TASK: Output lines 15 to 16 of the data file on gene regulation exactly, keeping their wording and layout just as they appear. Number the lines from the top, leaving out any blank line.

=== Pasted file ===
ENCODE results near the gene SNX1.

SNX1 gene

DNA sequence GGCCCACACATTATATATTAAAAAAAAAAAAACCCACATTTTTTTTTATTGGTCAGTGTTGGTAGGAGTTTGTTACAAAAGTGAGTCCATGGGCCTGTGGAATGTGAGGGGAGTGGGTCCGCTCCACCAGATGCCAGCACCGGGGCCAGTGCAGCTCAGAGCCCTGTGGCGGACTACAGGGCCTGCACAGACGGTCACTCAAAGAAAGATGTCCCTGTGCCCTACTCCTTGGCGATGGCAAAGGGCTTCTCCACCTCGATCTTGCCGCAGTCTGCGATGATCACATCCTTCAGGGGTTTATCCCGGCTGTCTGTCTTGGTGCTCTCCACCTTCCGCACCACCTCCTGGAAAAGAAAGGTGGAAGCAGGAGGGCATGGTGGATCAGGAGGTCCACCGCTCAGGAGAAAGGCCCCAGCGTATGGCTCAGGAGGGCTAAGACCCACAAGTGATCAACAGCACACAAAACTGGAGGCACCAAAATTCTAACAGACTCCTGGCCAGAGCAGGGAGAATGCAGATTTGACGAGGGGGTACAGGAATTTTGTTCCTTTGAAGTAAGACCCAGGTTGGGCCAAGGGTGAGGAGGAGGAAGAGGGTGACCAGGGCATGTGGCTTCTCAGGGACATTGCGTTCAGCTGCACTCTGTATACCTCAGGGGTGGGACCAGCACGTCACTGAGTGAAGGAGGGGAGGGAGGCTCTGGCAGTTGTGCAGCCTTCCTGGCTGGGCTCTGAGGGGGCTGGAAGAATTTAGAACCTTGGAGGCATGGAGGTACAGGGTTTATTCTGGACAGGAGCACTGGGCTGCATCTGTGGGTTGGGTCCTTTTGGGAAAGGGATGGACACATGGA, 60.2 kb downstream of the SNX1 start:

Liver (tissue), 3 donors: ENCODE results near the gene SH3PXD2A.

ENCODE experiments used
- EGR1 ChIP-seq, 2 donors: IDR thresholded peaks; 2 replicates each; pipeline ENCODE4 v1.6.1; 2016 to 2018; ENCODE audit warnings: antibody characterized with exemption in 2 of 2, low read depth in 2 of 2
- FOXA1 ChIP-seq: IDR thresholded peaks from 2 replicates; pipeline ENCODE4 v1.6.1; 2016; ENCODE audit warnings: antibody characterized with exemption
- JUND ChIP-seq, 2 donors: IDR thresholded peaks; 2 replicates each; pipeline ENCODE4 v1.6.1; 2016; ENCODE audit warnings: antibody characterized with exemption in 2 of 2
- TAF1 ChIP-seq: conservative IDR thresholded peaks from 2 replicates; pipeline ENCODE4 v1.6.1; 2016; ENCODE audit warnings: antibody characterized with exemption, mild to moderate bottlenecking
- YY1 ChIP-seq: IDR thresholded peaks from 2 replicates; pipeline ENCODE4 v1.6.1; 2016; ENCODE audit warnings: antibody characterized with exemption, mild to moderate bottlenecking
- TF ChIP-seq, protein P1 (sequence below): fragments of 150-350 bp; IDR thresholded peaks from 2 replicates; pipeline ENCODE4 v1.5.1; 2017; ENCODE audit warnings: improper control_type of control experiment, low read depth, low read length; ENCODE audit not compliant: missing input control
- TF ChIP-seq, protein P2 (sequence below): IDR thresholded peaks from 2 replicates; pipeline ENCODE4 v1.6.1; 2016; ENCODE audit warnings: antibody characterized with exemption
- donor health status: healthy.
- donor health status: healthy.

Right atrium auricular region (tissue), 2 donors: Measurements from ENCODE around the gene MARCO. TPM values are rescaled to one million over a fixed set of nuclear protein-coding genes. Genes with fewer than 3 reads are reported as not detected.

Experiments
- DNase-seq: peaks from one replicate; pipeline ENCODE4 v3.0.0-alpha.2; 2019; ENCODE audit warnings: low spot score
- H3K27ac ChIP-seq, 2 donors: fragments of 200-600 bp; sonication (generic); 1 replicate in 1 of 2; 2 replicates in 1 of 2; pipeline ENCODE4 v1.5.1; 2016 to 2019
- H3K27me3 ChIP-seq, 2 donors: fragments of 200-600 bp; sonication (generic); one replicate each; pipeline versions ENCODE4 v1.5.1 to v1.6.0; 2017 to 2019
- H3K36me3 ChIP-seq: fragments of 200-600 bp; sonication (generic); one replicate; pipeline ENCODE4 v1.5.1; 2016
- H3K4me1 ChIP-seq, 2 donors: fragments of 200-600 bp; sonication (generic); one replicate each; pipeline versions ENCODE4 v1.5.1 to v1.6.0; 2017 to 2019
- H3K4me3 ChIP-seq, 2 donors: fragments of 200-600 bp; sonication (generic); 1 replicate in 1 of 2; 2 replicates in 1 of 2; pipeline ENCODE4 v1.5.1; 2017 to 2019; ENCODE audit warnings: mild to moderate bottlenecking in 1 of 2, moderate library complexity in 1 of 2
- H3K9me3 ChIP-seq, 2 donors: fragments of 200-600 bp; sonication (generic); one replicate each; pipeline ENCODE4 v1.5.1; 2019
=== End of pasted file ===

Right atrium auricular region (tissue), 2 donors: Measurements from ENCODE around the gene MARCO. TPM values are rescaled to one million over a fixed set of nuclear protein-coding genes. Genes with fewer than 3 reads are reported as not detected.

Experiments